Harrison & Harrison
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Harrison & Harrison Ltd is a British company that makes and restores pipe organs, based in Durham and established in 1861. It is well known for its work on instruments such as King's College Cambridge, Westminster Abbey and the Royal Festival Hall.
History of the firm
Thomas Harrison established an organ building company in 1861 in Rochdale, then moved to Durham in 1872. The company was moderately successful but did not achieve real success until 1896 when Thomas's sons Arthur and Harry took over. Harry designed the organs and Arthur proved to be a particularly gifted voicer, resulting in commissions for rebuilds of several great organs including Durham Cathedral, the Grand Organ at the Royal Albert Hall and new commissions including Westminster Abbey, and Rossall School (1925).
Arthur Harrison died in 1936 and Harry retired in 1946. The company passed to Harry's son Cuthbert. The firm was led by Mark Venning from 1975-2011. He was succeeded for a brief period by Dr Christopher Batchelor from 2011 - Jun 2017. In Oct 2017, Andrew Reid left his job as Director of the Royal School of Church Music and joined H & H as the new Managing Director. Mark Venning remains active as Chairman.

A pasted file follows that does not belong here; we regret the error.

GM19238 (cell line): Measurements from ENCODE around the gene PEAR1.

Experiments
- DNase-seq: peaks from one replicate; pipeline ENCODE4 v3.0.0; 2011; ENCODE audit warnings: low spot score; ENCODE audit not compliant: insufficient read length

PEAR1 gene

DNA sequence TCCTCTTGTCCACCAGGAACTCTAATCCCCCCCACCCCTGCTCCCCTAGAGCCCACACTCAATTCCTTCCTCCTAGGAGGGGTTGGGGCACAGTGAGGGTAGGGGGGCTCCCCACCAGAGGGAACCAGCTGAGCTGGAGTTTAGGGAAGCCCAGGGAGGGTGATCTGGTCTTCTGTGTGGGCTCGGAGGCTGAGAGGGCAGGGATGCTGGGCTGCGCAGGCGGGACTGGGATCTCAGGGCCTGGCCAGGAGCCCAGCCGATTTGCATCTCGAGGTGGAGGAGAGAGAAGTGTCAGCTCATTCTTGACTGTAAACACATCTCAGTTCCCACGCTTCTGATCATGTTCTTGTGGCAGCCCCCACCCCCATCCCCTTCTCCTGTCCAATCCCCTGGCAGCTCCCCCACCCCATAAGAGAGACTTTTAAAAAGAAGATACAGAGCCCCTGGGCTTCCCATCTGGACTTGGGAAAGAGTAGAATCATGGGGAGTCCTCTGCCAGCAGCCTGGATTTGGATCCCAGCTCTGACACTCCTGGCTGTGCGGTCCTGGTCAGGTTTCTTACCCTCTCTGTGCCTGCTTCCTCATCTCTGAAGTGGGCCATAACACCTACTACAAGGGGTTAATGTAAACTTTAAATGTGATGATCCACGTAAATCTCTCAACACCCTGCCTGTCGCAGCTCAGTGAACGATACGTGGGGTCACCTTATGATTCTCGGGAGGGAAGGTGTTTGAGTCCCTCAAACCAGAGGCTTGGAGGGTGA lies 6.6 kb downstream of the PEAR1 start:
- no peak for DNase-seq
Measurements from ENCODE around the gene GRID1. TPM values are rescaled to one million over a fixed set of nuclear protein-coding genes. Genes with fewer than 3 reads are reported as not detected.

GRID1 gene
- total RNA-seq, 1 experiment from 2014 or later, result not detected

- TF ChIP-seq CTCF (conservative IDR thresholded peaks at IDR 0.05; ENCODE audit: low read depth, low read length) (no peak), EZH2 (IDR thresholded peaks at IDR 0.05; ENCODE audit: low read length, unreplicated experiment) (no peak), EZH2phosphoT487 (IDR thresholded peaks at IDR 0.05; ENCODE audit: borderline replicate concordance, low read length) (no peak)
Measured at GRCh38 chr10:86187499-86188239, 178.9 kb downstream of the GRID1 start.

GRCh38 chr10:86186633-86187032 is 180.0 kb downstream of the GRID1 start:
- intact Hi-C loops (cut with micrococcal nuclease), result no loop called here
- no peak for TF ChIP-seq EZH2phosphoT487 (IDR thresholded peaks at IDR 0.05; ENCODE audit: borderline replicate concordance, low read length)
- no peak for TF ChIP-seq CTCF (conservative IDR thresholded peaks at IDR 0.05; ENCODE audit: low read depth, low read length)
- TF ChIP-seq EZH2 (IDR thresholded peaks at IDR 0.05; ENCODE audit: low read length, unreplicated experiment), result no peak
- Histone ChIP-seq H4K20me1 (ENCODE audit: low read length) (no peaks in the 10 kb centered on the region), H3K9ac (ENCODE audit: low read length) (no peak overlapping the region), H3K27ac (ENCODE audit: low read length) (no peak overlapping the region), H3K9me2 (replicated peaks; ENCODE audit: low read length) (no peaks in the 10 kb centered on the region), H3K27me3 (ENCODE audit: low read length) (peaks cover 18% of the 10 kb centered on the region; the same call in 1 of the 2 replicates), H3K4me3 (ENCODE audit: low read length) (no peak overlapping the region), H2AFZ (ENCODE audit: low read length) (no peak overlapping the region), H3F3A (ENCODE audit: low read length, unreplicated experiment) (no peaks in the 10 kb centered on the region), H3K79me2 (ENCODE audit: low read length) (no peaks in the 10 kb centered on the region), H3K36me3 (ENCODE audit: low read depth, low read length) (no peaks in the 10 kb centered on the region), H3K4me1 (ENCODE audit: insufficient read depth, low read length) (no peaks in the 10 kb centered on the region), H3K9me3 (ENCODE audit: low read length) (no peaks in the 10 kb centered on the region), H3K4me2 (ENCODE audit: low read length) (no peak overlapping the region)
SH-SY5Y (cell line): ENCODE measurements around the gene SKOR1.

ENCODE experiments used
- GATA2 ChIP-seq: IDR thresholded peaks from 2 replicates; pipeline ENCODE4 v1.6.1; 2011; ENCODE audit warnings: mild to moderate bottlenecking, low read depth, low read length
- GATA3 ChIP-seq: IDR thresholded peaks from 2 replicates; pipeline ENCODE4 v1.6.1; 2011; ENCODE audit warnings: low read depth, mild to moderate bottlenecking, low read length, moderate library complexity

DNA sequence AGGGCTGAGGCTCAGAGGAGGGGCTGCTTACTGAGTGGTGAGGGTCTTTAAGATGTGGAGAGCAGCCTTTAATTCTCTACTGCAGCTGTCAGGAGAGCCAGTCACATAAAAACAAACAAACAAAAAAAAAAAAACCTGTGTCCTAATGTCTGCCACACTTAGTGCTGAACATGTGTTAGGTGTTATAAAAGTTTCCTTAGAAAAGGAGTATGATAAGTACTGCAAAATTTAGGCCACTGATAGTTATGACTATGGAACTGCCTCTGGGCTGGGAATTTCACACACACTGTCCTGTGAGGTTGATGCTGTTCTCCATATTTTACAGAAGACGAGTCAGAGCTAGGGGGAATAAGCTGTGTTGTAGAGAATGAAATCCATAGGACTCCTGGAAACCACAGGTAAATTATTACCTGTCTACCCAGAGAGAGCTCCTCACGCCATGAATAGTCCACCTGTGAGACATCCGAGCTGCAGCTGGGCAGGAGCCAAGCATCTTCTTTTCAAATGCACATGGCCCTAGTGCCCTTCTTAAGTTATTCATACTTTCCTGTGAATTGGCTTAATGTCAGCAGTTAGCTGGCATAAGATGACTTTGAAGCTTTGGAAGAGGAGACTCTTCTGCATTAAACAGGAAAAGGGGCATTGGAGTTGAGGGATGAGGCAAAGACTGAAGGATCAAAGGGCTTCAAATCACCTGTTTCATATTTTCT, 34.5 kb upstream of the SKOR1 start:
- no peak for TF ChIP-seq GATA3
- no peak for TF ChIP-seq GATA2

In the postwar period Harrisons contributed significantly to the renaissance of classical organ building; their instruments for the Royal Festival Hall (designed in close collaboration with Ralph Downes) and St Albans Abbey (for Peter Hurford) are of particular importance. To those two landmark instruments may be added the organs of Coventry Cathedral, the chapel of Somerville College, Oxford and St George's Chapel, Windsor Castle, all of these instruments being built during the tenure of Cuthbert Harrison and under his direction.
A history of the firm titled 'The Harrison Story' was published in 1974 by Laurence Elvin.